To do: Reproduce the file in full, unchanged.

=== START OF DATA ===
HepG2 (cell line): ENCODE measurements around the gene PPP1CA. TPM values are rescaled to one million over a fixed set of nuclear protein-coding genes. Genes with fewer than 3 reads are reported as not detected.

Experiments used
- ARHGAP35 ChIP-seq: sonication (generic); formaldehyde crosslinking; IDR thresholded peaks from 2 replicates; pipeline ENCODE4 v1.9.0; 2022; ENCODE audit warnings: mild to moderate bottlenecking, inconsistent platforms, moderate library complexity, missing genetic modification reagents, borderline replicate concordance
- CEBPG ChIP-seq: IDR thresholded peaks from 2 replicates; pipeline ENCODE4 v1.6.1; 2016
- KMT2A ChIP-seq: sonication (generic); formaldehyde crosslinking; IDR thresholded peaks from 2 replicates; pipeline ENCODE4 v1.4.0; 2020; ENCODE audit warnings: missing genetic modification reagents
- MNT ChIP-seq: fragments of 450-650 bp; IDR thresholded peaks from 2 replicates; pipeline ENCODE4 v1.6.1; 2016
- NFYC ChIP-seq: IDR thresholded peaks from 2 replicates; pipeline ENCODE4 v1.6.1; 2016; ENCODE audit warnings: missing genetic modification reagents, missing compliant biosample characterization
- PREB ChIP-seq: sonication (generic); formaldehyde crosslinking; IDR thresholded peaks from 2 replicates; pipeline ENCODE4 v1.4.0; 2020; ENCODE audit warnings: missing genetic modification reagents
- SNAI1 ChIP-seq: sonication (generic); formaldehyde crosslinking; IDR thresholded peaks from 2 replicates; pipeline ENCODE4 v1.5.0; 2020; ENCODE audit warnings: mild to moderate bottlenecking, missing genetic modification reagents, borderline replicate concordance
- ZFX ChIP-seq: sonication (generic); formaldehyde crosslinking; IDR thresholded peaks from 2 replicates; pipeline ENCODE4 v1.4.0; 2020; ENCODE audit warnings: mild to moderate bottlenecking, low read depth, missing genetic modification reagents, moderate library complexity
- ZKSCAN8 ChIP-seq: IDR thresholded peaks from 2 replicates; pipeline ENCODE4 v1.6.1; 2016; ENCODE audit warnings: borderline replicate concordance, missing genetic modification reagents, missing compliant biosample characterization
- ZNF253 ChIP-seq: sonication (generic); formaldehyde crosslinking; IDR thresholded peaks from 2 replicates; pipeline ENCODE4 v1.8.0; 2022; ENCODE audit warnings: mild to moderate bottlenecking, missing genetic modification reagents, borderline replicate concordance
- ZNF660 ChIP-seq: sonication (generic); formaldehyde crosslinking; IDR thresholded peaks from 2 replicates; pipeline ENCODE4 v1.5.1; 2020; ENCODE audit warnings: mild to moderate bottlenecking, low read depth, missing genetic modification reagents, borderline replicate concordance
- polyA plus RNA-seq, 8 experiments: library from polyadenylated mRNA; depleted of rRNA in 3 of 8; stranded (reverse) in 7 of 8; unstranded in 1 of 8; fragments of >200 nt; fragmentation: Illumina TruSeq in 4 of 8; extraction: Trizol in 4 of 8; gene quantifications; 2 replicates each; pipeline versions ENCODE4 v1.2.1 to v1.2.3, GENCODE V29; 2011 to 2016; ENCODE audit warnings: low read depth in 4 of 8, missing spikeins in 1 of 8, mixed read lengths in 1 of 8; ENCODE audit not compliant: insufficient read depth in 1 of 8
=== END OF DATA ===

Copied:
HepG2 (cell line): ENCODE measurements around the gene PPP1CA. TPM values are rescaled to one million over a fixed set of nuclear protein-coding genes. Genes with fewer than 3 reads are reported as not detected.

Experiments used
- ARHGAP35 ChIP-seq: sonication (generic); formaldehyde crosslinking; IDR thresholded peaks from 2 replicates; pipeline ENCODE4 v1.9.0; 2022; ENCODE audit warnings: mild to moderate bottlenecking, inconsistent platforms, moderate library complexity, missing genetic modification reagents, borderline replicate concordance
- CEBPG ChIP-seq: IDR thresholded peaks from 2 replicates; pipeline ENCODE4 v1.6.1; 2016
- KMT2A ChIP-seq: sonication (generic); formaldehyde crosslinking; IDR thresholded peaks from 2 replicates; pipeline ENCODE4 v1.4.0; 2020; ENCODE audit warnings: missing genetic modification reagents
- MNT ChIP-seq: fragments of 450-650 bp; IDR thresholded peaks from 2 replicates; pipeline ENCODE4 v1.6.1; 2016
- NFYC ChIP-seq: IDR thresholded peaks from 2 replicates; pipeline ENCODE4 v1.6.1; 2016; ENCODE audit warnings: missing genetic modification reagents, missing compliant biosample characterization
- PREB ChIP-seq: sonication (generic); formaldehyde crosslinking; IDR thresholded peaks from 2 replicates; pipeline ENCODE4 v1.4.0; 2020; ENCODE audit warnings: missing genetic modification reagents
- SNAI1 ChIP-seq: sonication (generic); formaldehyde crosslinking; IDR thresholded peaks from 2 replicates; pipeline ENCODE4 v1.5.0; 2020; ENCODE audit warnings: mild to moderate bottlenecking, missing genetic modification reagents, borderline replicate concordance
- ZFX ChIP-seq: sonication (generic); formaldehyde crosslinking; IDR thresholded peaks from 2 replicates; pipeline ENCODE4 v1.4.0; 2020; ENCODE audit warnings: mild to moderate bottlenecking, low read depth, missing genetic modification reagents, moderate library complexity
- ZKSCAN8 ChIP-seq: IDR thresholded peaks from 2 replicates; pipeline ENCODE4 v1.6.1; 2016; ENCODE audit warnings: borderline replicate concordance, missing genetic modification reagents, missing compliant biosample characterization
- ZNF253 ChIP-seq: sonication (generic); formaldehyde crosslinking; IDR thresholded peaks from 2 replicates; pipeline ENCODE4 v1.8.0; 2022; ENCODE audit warnings: mild to moderate bottlenecking, missing genetic modification reagents, borderline replicate concordance
- ZNF660 ChIP-seq: sonication (generic); formaldehyde crosslinking; IDR thresholded peaks from 2 replicates; pipeline ENCODE4 v1.5.1; 2020; ENCODE audit warnings: mild to moderate bottlenecking, low read depth, missing genetic modification reagents, borderline replicate concordance
- polyA plus RNA-seq, 8 experiments: library from polyadenylated mRNA; depleted of rRNA in 3 of 8; stranded (reverse) in 7 of 8; unstranded in 1 of 8; fragments of >200 nt; fragmentation: Illumina TruSeq in 4 of 8; extraction: Trizol in 4 of 8; gene quantifications; 2 replicates each; pipeline versions ENCODE4 v1.2.1 to v1.2.3, GENCODE V29; 2011 to 2016; ENCODE audit warnings: low read depth in 4 of 8, missing spikeins in 1 of 8, mixed read lengths in 1 of 8; ENCODE audit not compliant: insufficient read depth in 1 of 8